It seemed to be a two-and-a-half-hour opera about people being their worst in a confined space. It was, basically, a series of vignettes that could be amusing and meaningful in a shorter format.
With the world premiere nature of this show and the resurrection of some of this music, it should come as no surprise that the songs disappeared from our cultural lexicon because they’re not musically memorable. I kept waiting for a showstopper, but none were forthcoming
Directed by Joan Font with choreography by Xevi Dorca, this revival of the 2015 production with set and costumes by Joan Guillén, is described in the program notes by the director as "action that could happen" in the 19th century, or even today in Toronto. I do beg to differ.
I am by no means an Orff scholar, so my analysis may be subjective. The collection of twenty four poems from a larger collection written by medieval monks with varying themes, yet this production seemed to hone in on just one: lust.
The Schubert-song recital is a staple and one that I find, for the most part, to be overdone. There is no denying the composer’s immense and invaluable contribution to the lieder repertory. His songs are like golden threads in the intricate tapestry that is the history of German lieder, but personally, I find that a recital programme of unrelated Schubert song to be lacking in imagination when there is a wide variety of song repertoire to be programmed in interesting and new ways.
It was Canadian bass-baritone Philippe Sly, backed by Le Chimera Project - the unusual-for-Lieder band of clarinet, trombone, accordion, and violin - staged by director Roy Rallo. The group of artists seem to have come together precisely to develop this take on Schubert's Winterreise, and to do so from as blank an artistic slate as possible.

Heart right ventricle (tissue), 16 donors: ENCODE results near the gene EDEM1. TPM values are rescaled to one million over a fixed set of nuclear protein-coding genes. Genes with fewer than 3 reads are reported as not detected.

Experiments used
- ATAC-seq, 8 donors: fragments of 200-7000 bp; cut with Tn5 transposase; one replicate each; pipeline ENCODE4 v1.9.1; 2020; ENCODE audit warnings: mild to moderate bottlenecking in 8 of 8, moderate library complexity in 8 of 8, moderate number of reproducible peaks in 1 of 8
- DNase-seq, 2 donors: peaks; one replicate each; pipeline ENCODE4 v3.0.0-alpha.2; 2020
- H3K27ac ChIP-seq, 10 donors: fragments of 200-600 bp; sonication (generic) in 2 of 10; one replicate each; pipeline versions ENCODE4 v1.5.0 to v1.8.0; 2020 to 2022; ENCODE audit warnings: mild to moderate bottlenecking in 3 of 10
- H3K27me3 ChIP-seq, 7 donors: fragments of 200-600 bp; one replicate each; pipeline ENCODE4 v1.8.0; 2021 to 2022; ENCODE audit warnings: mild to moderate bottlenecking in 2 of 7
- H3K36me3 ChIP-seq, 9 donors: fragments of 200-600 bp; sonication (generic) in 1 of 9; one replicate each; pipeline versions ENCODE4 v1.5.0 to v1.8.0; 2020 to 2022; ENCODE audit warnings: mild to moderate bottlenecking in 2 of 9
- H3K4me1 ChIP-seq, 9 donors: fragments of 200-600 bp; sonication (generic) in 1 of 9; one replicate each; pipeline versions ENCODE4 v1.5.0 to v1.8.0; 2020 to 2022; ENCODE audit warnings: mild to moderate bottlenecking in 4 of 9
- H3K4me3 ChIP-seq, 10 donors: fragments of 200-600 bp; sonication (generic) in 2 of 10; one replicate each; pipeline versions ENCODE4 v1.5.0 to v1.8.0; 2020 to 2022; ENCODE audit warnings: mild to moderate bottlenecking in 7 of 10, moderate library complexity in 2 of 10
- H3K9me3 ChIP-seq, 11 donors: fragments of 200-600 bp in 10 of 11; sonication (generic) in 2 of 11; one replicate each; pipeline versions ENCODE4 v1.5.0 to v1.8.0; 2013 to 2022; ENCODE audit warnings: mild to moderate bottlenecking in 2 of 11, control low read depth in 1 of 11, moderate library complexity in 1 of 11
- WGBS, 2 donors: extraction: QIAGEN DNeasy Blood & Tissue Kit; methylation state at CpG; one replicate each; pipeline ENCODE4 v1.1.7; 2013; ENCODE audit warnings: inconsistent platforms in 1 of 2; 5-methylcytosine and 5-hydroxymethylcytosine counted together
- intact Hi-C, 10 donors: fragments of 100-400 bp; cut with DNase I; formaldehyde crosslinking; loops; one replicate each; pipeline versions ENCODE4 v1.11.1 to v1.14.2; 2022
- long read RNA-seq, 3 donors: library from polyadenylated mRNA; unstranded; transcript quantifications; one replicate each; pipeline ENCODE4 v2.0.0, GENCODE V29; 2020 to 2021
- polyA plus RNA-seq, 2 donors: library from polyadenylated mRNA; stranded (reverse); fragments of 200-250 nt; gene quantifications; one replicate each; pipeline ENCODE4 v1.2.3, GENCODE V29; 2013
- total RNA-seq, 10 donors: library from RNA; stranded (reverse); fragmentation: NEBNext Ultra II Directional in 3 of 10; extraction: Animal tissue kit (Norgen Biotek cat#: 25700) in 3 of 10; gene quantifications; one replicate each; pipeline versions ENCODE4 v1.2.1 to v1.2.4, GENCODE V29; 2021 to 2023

With 2020 underway, Hued Songs can only look forward to more exceptional work carving a unique and necessary sphere within the South Florida music scene. Moreover, Spirituals & Òrìṣàs should challenge the region’s longstanding classical music institutions to think innovatively in the new year.
"Their stories broke my heart and invited me to see the world from another's perspective; to be moved by people who I would not ordinarily encounter," writes Nottage of Sweat. "As a Black woman from Brooklyn I hadn't expected that I would be so profoundly moved by their predicament."
And ultimately, it's indicative of Castelnuovo-Tedesco's approach: he chooses to supplement the wordplay already present in the source, and when it works the result is delightfully cheeky in the best way. One need look no further than the way the music swells with the punchlines, the subversively domestic sounds he gets from his orchestra of two pianos and percussion, and the text setting that remains declamatory almost to a fault.
I was very much taken with Stuart Laing's production design. It felt quintessentially Parisian and conjured up all of the sights, smells, and senses one comes to expect but did so in a very understated way.